Perhaps the biggest decisions of the America's Cup challenger final are being made before the boats hit the water each day off Bermuda.
The respective weather men of each team are expected to forecast what conditions will prevail on the Great Sound and, effectively, which foils should be used for the day's racing.
Emirates Team NZ helmsman Peter Burling hinted that his team may have got it wrong today ... but clearly not wrong enough to make a difference.
Both Team NZ and Artemis Racing (Sweden) reversed their foil preferences from yesterday, with the Kiwis opting for their light-wind configuration and the Swedes picking stronger breezes.
As luck would have it, the wind landed somewhere in between.
"It was probably a little windier than we thought it would be," admitted Burling at the post-race press conference. "But I think it's full credit to the whole team for backing the decision that had been made and getting on with the job.
"Artemis definitely had quite a different configuration to what we had today and it really changed our tactics, making sure we were in the game at the bottom mark and trying to chip away from there.
"We were really happy with the way we got back into all the races."
The most obviously difference between the set-ups today was off the start-line, where Burling has conceded an advantage to counterpart Nathan Outteridge in all six races so far.
Today, that contest within the race was probably more even, but Artemis' configuration provided much better straight-line speed, reaching 45 knots to the first mark in the opening race and never relinquishing that advantage.
Those conditions eased as the day wore on, dropping closer to what Team NZ had predicted.
"Obviously, our forecast was a bit different to Team New Zealand's," reflected Outteridge. "Going out there, it was gusting 15-16 knots and we were quite happy with the configuration.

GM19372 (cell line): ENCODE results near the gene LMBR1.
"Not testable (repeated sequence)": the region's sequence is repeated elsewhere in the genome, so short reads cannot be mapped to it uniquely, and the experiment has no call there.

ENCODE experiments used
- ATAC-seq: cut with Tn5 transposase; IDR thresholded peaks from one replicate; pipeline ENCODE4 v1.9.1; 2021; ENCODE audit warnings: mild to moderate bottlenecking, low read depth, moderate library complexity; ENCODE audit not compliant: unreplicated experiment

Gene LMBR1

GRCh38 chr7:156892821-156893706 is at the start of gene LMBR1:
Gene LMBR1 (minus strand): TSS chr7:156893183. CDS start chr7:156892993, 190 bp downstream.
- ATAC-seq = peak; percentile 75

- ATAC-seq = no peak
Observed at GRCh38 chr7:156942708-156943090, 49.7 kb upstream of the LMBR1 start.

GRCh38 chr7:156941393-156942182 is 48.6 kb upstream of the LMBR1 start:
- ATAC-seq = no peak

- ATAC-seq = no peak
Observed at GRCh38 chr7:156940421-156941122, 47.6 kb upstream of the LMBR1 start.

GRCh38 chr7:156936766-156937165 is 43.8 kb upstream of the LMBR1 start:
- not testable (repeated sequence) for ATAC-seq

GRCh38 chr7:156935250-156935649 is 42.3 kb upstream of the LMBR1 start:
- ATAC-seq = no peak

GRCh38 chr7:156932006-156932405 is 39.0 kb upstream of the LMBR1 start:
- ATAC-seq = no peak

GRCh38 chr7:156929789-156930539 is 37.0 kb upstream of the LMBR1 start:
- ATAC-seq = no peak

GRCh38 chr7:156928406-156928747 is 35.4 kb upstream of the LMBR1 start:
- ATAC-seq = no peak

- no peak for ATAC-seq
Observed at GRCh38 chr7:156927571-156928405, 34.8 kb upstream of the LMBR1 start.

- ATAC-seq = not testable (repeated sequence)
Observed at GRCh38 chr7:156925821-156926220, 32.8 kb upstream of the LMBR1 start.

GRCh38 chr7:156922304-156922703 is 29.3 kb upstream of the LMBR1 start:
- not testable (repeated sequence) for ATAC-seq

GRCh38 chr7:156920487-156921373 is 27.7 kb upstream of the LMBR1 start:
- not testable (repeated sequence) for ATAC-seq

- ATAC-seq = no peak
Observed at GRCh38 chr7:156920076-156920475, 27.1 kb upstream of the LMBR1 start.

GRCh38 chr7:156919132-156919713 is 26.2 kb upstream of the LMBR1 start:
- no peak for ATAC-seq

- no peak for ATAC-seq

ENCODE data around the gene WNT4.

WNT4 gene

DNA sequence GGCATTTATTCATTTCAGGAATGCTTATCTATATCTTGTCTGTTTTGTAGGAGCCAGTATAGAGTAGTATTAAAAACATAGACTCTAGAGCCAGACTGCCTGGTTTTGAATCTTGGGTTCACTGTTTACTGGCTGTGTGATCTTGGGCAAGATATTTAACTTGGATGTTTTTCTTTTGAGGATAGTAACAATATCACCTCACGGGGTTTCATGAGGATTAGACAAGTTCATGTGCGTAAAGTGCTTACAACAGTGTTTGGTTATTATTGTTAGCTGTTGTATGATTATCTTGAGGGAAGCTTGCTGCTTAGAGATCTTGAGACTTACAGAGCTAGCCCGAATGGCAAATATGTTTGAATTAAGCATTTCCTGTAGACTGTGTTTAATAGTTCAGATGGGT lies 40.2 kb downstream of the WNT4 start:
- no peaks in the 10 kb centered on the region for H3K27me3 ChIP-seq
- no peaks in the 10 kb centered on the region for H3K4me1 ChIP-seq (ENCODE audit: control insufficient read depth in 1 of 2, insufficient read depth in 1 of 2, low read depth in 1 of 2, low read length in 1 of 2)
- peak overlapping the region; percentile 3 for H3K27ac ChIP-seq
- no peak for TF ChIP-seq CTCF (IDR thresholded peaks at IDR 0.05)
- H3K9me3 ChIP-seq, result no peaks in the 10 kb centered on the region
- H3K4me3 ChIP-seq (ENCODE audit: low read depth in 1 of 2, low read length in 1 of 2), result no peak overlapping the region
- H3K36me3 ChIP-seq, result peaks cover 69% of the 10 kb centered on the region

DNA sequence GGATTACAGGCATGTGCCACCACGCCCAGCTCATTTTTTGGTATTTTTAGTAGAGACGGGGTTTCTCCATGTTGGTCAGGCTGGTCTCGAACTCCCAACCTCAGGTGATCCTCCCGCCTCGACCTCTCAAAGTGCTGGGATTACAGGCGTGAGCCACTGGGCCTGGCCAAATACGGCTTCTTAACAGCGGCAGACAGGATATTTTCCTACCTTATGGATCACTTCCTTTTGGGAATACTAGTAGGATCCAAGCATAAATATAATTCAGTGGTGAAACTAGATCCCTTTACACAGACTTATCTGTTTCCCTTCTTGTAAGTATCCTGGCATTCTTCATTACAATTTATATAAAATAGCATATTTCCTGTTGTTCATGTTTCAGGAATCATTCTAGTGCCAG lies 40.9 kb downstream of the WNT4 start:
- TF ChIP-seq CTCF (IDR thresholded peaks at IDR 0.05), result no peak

"But on a day like today, where the weather is quite unstable, it can change quite quickly. The boat was going really nicely in the first race and we were able to hold to win that one.
"In the second race, It went a bit softer and you could see Team NZ had a click of extra pace on us upwind, so we had to go into aggressive mode."
While much has been made of Burling's apparent shortcomings off the start-line, he insisted that today was more about simply staying in contention and picking his opportunity to pass out on the course.
"Today, it wasn't so much about the starting, to be honest," he said. "Our main goal was just to get to the bottom mark in good shape and chip away from there.
"I think it was pretty clear that Artemis' configuration was really quick on that reach and I think we gave ourselves a pretty good opportunity on both the first and third starts.
"We were pretty happy with a fair few of the improvements we made, but today was more about generating opportunities upwind, where we were fast, and we were really pleased with how we could do that."
Team New Zealand now lead 4-2 in the first-to-five final format and need just one victory from tomorrow's three races to progress to the America's Cup match against Oracle Team USA.